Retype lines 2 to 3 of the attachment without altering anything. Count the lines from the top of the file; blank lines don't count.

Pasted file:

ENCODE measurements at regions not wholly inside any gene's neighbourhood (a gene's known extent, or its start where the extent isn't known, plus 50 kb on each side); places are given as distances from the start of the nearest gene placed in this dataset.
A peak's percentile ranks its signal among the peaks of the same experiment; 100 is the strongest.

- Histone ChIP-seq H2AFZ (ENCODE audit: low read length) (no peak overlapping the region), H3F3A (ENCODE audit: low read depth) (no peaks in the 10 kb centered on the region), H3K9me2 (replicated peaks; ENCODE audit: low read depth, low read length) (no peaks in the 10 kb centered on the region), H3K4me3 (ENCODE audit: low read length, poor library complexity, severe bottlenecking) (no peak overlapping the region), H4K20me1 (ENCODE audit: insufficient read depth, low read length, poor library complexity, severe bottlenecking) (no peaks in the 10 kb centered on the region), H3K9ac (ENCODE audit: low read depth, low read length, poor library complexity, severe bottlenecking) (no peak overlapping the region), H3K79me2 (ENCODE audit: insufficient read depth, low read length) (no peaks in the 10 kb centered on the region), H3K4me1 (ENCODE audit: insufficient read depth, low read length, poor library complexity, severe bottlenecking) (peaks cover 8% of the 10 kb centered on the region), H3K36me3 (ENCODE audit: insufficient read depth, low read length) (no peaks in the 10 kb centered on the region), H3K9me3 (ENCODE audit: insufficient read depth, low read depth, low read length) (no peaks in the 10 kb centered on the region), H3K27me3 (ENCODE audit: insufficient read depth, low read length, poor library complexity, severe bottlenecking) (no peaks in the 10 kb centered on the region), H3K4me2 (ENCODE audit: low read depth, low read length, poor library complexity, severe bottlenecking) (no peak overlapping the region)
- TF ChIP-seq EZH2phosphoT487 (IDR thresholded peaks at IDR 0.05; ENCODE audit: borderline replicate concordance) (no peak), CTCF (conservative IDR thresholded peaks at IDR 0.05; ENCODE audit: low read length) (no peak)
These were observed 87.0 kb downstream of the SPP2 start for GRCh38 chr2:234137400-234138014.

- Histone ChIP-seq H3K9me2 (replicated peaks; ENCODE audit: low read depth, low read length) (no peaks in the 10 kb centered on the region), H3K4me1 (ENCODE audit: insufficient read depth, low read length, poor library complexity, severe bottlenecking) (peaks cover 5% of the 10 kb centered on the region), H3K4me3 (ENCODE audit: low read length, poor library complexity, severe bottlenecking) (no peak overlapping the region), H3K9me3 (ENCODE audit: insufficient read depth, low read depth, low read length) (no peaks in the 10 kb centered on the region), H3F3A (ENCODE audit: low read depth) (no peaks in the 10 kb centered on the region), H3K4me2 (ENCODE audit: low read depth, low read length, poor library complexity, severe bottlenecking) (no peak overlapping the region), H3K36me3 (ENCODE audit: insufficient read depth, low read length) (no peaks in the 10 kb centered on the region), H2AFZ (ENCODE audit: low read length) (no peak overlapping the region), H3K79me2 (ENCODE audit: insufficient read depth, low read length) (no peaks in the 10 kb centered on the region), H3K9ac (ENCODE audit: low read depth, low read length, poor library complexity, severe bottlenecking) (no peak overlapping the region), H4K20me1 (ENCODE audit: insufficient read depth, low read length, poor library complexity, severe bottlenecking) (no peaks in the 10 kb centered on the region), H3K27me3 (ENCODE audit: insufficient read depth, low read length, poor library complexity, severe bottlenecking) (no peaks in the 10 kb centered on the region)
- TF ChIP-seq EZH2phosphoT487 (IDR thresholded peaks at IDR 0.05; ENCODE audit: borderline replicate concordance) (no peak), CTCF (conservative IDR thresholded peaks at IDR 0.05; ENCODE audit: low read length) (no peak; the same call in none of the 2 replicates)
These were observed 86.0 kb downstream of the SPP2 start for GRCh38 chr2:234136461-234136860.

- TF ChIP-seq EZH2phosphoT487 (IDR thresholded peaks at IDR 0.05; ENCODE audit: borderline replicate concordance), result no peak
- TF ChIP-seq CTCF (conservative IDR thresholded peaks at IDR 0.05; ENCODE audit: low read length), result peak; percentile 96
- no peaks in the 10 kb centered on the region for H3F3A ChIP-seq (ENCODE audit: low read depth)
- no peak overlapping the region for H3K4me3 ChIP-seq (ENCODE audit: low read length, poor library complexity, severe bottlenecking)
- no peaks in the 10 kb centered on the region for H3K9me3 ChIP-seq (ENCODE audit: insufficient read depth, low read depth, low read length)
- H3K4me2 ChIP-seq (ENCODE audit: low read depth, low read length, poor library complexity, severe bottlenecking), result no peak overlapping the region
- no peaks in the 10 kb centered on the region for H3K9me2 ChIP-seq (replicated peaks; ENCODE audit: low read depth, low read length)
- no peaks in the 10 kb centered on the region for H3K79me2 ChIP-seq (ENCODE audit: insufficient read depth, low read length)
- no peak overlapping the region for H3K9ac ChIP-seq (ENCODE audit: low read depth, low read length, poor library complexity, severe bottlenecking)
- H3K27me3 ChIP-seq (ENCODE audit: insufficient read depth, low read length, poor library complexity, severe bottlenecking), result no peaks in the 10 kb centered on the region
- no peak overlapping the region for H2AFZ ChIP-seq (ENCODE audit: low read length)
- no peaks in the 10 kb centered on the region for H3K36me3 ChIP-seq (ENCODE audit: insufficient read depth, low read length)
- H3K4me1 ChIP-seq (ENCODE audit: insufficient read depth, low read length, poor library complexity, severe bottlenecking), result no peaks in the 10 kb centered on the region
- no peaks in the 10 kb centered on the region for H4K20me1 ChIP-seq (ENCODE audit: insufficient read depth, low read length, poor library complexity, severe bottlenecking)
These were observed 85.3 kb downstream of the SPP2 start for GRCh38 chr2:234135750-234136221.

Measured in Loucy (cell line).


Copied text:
A peak's percentile ranks its signal among the peaks of the same experiment; 100 is the strongest.

- Histone ChIP-seq H2AFZ (ENCODE audit: low read length) (no peak overlapping the region), H3F3A (ENCODE audit: low read depth) (no peaks in the 10 kb centered on the region), H3K9me2 (replicated peaks; ENCODE audit: low read depth, low read length) (no peaks in the 10 kb centered on the region), H3K4me3 (ENCODE audit: low read length, poor library complexity, severe bottlenecking) (no peak overlapping the region), H4K20me1 (ENCODE audit: insufficient read depth, low read length, poor library complexity, severe bottlenecking) (no peaks in the 10 kb centered on the region), H3K9ac (ENCODE audit: low read depth, low read length, poor library complexity, severe bottlenecking) (no peak overlapping the region), H3K79me2 (ENCODE audit: insufficient read depth, low read length) (no peaks in the 10 kb centered on the region), H3K4me1 (ENCODE audit: insufficient read depth, low read length, poor library complexity, severe bottlenecking) (peaks cover 8% of the 10 kb centered on the region), H3K36me3 (ENCODE audit: insufficient read depth, low read length) (no peaks in the 10 kb centered on the region), H3K9me3 (ENCODE audit: insufficient read depth, low read depth, low read length) (no peaks in the 10 kb centered on the region), H3K27me3 (ENCODE audit: insufficient read depth, low read length, poor library complexity, severe bottlenecking) (no peaks in the 10 kb centered on the region), H3K4me2 (ENCODE audit: low read depth, low read length, poor library complexity, severe bottlenecking) (no peak overlapping the region)